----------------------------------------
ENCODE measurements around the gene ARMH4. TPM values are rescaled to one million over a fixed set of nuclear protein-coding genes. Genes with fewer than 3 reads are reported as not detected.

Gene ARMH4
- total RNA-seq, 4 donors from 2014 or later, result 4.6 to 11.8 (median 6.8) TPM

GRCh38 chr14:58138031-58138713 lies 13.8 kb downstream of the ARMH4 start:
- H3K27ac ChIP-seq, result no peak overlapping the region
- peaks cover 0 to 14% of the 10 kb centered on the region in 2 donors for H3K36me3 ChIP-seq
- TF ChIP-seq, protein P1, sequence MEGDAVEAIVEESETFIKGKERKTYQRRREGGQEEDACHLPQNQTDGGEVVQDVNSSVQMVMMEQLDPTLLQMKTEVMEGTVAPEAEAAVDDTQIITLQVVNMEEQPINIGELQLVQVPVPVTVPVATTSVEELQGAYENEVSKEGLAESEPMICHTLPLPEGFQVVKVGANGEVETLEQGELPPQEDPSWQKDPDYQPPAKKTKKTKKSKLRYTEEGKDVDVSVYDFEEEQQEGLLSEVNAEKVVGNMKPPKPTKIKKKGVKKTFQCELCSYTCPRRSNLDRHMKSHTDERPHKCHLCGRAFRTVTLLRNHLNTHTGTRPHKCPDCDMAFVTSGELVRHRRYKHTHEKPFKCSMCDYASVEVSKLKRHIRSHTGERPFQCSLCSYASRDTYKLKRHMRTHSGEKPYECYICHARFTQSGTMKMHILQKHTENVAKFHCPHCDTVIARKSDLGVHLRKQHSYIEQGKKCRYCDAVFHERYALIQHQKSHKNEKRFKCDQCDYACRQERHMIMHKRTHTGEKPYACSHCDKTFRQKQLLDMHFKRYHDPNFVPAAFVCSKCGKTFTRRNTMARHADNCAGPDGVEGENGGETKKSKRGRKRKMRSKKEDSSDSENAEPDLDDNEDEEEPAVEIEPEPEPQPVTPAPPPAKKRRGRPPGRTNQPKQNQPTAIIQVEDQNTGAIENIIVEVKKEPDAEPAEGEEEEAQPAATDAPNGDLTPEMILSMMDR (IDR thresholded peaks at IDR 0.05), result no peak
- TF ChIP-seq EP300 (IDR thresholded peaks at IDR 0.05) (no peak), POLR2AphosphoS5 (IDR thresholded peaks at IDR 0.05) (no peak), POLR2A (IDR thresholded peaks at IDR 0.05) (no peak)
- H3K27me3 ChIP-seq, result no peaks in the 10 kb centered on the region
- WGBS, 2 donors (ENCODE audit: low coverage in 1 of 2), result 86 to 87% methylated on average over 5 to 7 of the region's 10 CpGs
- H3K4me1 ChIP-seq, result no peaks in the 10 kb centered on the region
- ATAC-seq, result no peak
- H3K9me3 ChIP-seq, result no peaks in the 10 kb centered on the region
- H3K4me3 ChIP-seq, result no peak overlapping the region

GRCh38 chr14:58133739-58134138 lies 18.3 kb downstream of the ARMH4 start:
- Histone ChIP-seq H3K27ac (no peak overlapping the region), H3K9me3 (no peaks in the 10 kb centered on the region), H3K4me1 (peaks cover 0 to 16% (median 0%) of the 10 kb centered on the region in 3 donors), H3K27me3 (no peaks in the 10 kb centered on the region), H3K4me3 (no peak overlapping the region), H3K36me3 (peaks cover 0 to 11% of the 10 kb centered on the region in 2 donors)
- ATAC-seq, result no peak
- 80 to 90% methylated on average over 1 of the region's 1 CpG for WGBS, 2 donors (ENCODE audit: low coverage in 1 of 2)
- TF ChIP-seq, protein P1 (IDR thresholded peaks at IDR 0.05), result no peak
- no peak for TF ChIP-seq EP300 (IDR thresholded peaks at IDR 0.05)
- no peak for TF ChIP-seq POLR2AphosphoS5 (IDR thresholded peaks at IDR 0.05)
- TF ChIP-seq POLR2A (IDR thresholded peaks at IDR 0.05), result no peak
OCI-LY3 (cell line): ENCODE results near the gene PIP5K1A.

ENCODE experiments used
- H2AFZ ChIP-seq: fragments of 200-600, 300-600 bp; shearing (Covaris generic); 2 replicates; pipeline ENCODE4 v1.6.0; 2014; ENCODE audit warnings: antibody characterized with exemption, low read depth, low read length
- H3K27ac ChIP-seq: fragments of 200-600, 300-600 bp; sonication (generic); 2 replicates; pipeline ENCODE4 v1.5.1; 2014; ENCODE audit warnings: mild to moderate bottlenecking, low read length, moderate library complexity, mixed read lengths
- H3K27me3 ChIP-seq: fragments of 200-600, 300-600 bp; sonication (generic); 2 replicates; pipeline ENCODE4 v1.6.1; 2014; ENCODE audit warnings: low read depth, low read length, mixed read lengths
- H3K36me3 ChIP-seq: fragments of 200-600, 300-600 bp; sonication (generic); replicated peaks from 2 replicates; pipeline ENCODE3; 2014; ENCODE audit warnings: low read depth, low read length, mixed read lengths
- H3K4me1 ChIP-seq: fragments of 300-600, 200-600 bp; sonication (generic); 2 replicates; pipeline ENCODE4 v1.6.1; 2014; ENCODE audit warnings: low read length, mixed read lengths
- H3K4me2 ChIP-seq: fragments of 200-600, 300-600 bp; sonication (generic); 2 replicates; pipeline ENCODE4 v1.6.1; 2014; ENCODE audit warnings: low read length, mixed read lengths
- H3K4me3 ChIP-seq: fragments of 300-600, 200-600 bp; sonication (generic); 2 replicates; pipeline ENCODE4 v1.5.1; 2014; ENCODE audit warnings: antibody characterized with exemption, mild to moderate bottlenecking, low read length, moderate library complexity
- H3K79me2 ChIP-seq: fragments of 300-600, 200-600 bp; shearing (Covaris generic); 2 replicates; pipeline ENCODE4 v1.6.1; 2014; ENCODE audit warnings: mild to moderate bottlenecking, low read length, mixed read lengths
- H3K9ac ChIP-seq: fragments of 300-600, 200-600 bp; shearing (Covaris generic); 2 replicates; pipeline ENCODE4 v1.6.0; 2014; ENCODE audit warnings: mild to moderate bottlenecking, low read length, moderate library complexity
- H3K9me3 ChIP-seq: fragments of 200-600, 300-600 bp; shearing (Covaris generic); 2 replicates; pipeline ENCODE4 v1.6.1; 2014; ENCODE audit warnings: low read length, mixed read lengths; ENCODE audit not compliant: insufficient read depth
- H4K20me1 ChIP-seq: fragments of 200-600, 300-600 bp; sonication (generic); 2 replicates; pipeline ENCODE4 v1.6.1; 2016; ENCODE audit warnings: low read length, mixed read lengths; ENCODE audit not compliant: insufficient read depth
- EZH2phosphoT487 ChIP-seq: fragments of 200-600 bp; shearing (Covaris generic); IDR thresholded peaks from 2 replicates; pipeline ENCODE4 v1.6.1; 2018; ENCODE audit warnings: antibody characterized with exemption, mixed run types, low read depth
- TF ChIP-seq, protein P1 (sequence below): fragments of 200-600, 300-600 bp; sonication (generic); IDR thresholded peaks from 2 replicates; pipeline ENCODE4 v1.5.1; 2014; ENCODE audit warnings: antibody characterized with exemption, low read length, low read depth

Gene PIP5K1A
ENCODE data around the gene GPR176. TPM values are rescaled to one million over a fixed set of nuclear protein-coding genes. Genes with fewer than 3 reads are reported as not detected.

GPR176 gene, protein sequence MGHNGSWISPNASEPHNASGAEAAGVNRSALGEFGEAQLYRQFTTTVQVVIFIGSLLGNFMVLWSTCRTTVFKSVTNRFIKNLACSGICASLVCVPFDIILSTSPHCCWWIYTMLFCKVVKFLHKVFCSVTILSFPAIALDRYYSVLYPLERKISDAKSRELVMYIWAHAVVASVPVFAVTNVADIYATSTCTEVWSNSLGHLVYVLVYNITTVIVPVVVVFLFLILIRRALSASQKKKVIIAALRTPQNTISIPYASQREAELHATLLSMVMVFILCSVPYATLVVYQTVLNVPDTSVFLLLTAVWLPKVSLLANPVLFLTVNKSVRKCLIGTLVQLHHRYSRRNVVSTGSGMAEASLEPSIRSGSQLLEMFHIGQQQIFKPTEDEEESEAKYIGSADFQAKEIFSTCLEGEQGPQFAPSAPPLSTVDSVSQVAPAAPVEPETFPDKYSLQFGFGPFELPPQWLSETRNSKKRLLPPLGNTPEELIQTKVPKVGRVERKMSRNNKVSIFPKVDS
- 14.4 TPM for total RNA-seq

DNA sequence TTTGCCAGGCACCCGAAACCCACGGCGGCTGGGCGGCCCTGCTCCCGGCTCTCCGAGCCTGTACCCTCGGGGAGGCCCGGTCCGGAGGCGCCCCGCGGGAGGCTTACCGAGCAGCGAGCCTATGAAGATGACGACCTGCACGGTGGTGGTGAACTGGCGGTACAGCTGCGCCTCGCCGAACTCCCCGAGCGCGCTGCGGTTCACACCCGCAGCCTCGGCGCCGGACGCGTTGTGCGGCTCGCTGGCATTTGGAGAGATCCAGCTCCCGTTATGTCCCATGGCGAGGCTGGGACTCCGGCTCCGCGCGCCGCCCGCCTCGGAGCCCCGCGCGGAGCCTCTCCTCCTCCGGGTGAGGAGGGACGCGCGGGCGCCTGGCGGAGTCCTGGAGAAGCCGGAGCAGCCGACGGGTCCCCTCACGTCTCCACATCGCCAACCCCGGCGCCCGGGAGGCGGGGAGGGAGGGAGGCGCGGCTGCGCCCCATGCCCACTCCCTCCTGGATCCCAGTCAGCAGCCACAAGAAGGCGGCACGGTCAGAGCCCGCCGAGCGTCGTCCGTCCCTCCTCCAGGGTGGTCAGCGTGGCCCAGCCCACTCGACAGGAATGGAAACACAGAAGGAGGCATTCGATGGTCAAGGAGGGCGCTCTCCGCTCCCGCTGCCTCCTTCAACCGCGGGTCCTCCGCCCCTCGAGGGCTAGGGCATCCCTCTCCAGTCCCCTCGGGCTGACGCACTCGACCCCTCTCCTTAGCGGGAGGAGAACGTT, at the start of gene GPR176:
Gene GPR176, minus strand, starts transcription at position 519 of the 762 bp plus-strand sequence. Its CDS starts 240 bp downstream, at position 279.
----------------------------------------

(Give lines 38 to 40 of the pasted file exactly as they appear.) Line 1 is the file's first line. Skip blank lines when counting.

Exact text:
Gene PIP5K1A
ENCODE data around the gene GPR176. TPM values are rescaled to one million over a fixed set of nuclear protein-coding genes. Genes with fewer than 3 reads are reported as not detected.

GPR176 gene, protein sequence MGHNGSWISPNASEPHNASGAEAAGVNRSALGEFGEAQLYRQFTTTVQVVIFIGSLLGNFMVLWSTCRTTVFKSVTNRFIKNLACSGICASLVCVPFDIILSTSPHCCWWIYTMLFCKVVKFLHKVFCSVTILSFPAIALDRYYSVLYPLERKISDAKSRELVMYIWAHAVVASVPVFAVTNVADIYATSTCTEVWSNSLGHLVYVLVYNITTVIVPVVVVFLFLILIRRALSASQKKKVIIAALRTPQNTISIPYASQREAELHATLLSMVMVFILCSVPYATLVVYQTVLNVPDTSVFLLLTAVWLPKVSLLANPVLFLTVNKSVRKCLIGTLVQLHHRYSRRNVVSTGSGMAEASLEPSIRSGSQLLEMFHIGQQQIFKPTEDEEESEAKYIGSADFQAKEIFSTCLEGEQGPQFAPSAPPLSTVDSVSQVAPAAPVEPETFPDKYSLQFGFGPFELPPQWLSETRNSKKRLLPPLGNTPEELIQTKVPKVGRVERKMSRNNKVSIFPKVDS